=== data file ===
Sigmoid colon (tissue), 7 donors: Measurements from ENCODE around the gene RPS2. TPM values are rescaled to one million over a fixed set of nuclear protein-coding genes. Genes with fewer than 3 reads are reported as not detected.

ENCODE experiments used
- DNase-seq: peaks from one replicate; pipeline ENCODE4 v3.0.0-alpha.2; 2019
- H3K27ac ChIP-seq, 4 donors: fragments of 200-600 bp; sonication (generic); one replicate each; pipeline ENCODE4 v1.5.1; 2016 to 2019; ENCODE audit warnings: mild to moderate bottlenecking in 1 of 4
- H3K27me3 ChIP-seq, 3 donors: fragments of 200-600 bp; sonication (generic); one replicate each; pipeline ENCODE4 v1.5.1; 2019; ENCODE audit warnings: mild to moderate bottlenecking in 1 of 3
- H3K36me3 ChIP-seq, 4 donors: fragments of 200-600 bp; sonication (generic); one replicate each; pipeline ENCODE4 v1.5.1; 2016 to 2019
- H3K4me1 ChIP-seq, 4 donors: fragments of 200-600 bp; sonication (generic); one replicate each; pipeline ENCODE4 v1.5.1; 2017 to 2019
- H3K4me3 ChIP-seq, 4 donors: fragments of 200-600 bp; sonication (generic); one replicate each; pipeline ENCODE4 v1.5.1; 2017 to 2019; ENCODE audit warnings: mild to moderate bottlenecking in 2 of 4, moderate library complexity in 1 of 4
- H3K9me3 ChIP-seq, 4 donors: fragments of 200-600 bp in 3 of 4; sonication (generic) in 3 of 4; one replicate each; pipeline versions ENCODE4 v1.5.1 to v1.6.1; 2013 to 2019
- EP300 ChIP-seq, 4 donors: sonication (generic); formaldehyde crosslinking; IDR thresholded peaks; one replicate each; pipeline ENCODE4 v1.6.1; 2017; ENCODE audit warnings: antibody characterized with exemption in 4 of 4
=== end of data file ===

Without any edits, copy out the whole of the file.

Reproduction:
Sigmoid colon (tissue), 7 donors: Measurements from ENCODE around the gene RPS2. TPM values are rescaled to one million over a fixed set of nuclear protein-coding genes. Genes with fewer than 3 reads are reported as not detected.

ENCODE experiments used
- DNase-seq: peaks from one replicate; pipeline ENCODE4 v3.0.0-alpha.2; 2019
- H3K27ac ChIP-seq, 4 donors: fragments of 200-600 bp; sonication (generic); one replicate each; pipeline ENCODE4 v1.5.1; 2016 to 2019; ENCODE audit warnings: mild to moderate bottlenecking in 1 of 4
- H3K27me3 ChIP-seq, 3 donors: fragments of 200-600 bp; sonication (generic); one replicate each; pipeline ENCODE4 v1.5.1; 2019; ENCODE audit warnings: mild to moderate bottlenecking in 1 of 3
- H3K36me3 ChIP-seq, 4 donors: fragments of 200-600 bp; sonication (generic); one replicate each; pipeline ENCODE4 v1.5.1; 2016 to 2019
- H3K4me1 ChIP-seq, 4 donors: fragments of 200-600 bp; sonication (generic); one replicate each; pipeline ENCODE4 v1.5.1; 2017 to 2019
- H3K4me3 ChIP-seq, 4 donors: fragments of 200-600 bp; sonication (generic); one replicate each; pipeline ENCODE4 v1.5.1; 2017 to 2019; ENCODE audit warnings: mild to moderate bottlenecking in 2 of 4, moderate library complexity in 1 of 4
- H3K9me3 ChIP-seq, 4 donors: fragments of 200-600 bp in 3 of 4; sonication (generic) in 3 of 4; one replicate each; pipeline versions ENCODE4 v1.5.1 to v1.6.1; 2013 to 2019
- EP300 ChIP-seq, 4 donors: sonication (generic); formaldehyde crosslinking; IDR thresholded peaks; one replicate each; pipeline ENCODE4 v1.6.1; 2017; ENCODE audit warnings: antibody characterized with exemption in 4 of 4